Letter to the editor:
I receive the Northside News and find it an informative and useful publication. However, I have several concerns about the most recent health column by Dr. Ross Royster: (1) Royster is a doctor of chiropractic—this should be clearly stated, as many people will assume he is a physician (M.D. or D.O.). (2) His statement that only 5–10% of illnesses have a genetic origin is false—most common serious illnesses (cardiovascular disease, cancer, major mental illness) have a complex causality that includes genetic predispositions, environment and lifestyle factors.
This column seems to be blaming victims for their illnesses, which is not helpful. The column also equates prescription medications with “drugs” and advocates for “natural medicines.” This may encourage people with serious illnesses to go off of effective medications and substitute untested supplements with no proven benefits.
Michael Sweet, Ph.D.,
Retired Licensed Psychologist;
Clinical Preceptor, UW-Madison
Dear Dr. Sweet:
Thank you for your thoughtful letter. You are right. I should have been more accurate by saying that “about 5–10% of disease or poor health is strictly the result of genes.” You are correct in saying most common serious illnesses have a complex causality that includes genetic predispositions, environment and lifestyle factors. My intention was to put emphasis on the lifestyle factors that we can, for the most part, control. The World Health Organization (WHO), in its report “Genes and Human Disease” states, “The primary determinants of most cancers are lifestyle factors, such as tobacco, dietary and exercise habits, environment carcinogens and infectious agents, rather than inherited genetic factors.” The WHO further states, “the proportion of cancers caused by high penetrance genes is low, about less than 5 percent of breast cancer and less for most other cancers.” You are correct in recognizing that there are genetic predispositions to serious disease, but the WHO states that, “Lifestyle modifications can either exacerbate a predisposition to disease or lessen the potential for disease.”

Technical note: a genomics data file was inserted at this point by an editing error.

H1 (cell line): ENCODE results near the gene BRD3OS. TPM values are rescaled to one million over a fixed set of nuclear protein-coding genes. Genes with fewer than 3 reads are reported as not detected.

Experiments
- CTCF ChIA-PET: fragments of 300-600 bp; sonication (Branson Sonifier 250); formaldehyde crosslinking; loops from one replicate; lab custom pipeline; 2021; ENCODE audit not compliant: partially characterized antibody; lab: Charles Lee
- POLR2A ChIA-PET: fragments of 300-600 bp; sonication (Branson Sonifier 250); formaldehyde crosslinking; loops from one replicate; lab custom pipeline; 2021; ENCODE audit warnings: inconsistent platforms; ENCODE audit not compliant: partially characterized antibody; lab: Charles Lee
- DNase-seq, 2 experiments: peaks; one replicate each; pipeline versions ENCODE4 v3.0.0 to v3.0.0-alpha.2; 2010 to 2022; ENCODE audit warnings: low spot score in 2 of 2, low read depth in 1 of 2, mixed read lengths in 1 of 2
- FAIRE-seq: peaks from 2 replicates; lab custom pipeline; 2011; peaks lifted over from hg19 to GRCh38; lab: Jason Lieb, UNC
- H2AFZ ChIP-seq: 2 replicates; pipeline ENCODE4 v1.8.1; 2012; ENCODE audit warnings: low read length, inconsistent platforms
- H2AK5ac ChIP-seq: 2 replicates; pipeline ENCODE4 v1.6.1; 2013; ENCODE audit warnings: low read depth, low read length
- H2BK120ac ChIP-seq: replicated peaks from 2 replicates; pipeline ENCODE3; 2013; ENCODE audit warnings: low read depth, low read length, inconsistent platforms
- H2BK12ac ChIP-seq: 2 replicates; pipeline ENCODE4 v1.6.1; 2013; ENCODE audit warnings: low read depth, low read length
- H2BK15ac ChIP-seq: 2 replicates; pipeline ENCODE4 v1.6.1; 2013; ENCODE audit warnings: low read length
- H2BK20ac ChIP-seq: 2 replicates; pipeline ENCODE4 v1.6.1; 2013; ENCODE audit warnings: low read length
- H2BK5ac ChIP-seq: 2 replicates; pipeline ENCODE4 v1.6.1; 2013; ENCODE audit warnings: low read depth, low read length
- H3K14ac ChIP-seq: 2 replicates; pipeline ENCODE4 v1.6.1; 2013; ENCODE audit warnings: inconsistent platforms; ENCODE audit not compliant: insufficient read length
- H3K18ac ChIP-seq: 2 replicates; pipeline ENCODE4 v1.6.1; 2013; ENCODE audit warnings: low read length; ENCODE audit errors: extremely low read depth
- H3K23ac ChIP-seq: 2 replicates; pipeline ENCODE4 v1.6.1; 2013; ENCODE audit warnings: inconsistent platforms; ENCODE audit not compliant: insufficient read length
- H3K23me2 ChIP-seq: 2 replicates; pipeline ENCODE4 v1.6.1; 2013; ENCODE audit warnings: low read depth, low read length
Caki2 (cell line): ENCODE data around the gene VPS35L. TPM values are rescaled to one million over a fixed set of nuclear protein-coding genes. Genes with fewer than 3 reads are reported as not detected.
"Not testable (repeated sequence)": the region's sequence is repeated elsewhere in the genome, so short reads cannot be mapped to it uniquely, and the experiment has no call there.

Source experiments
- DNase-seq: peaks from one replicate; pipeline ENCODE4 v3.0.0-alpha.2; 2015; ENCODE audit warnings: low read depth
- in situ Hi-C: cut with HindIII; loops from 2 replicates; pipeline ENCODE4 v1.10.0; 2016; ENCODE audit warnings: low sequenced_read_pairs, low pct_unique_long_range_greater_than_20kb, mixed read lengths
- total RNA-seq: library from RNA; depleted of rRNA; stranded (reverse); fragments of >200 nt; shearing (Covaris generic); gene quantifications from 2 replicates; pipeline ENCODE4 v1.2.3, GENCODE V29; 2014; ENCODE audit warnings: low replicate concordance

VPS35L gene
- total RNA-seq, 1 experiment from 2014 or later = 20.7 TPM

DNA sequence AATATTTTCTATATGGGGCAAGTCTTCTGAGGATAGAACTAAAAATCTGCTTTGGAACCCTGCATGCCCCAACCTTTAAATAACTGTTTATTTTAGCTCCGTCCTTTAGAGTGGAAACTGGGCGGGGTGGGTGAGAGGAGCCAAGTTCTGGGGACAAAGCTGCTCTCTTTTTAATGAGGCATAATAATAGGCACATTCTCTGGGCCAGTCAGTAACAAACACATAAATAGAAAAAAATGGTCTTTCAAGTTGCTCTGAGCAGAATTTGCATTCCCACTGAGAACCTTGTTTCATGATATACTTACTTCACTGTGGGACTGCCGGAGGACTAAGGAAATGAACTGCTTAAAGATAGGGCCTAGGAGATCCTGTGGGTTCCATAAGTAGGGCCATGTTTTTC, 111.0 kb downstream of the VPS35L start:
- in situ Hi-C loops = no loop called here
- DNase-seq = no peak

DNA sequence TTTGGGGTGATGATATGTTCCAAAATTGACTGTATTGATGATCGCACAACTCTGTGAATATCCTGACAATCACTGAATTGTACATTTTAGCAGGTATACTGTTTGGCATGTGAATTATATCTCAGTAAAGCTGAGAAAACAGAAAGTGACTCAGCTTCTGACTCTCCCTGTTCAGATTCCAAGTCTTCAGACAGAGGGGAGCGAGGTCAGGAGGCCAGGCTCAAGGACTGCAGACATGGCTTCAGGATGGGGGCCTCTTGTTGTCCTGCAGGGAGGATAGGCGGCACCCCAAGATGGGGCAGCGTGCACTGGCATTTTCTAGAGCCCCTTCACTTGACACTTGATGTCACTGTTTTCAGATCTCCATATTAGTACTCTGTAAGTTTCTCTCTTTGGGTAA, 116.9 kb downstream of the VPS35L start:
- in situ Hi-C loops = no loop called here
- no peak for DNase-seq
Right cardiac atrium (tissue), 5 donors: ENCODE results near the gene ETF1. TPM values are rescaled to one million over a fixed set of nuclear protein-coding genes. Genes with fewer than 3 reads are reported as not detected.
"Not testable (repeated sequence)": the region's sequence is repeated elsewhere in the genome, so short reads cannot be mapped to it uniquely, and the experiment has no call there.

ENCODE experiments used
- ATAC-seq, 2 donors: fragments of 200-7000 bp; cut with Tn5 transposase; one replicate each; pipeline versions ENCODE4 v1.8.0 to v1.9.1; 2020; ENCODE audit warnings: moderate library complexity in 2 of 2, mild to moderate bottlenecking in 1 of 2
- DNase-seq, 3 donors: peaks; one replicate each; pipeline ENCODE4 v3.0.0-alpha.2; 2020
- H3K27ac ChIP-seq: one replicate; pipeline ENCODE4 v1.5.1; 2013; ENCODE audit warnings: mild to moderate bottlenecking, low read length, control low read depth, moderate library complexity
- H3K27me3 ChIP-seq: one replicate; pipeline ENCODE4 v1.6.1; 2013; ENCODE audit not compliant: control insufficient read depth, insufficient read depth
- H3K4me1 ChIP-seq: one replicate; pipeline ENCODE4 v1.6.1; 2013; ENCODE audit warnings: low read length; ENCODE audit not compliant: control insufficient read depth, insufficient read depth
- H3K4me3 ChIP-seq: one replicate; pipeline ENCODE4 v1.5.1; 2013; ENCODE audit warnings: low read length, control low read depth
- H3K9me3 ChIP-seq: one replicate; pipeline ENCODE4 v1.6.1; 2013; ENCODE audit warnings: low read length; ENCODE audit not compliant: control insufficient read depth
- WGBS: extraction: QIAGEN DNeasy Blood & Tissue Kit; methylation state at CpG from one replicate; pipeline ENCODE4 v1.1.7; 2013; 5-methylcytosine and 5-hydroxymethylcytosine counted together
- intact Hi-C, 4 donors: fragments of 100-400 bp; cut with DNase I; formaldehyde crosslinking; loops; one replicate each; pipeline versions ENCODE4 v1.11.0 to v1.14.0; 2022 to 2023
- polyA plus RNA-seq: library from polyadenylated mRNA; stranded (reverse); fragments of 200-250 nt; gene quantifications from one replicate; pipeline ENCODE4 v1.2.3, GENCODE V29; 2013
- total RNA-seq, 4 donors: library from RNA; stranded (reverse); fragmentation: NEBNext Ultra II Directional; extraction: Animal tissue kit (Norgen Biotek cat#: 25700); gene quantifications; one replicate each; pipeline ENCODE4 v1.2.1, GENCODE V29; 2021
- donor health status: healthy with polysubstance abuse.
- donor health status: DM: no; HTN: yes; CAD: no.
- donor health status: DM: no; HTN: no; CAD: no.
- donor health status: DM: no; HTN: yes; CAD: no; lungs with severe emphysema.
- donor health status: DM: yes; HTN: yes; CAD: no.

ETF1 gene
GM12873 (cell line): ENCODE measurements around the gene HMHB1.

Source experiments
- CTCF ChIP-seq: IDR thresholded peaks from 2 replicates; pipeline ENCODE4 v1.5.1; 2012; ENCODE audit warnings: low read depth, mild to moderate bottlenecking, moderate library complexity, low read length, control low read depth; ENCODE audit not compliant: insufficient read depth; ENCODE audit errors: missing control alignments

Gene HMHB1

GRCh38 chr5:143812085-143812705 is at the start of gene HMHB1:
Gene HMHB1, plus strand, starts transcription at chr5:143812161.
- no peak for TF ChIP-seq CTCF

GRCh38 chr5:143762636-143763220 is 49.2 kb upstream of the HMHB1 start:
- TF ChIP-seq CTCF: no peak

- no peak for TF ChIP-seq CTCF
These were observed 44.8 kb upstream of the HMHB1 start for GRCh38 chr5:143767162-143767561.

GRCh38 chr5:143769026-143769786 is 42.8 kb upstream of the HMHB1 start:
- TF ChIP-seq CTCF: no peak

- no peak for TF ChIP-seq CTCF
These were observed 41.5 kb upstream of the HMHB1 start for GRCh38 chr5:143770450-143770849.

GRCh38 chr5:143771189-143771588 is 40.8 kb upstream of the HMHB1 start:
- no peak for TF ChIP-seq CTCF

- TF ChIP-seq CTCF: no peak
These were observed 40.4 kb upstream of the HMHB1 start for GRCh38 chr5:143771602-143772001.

I never intend to blame people for their illnesses. My goal is to empower them with the knowledge that they have the ability to affect their health in most cases. I don’t think a victim mentality is good for the patient or the doctor.
Also, I would never encourage a patient to go off any medication for a serious illness. That’s the realm of the MD. When I suspect that side effects of mediation may be causing the patient’s symptoms, I refer them to their MD.
I do counsel patients regularly on nutrition and exercise and, at times, supplements. Yes, it’s true that most supplements have not been thoroughly tested scientifically; there is little money to be made from supplements compared to pharmaceuticals, so there is little money to be spent on research. However, there has been, throughout human history, knowledge of the beneficial properties of some foods and spices, and they rarely have side effects.
Ross Royster, DC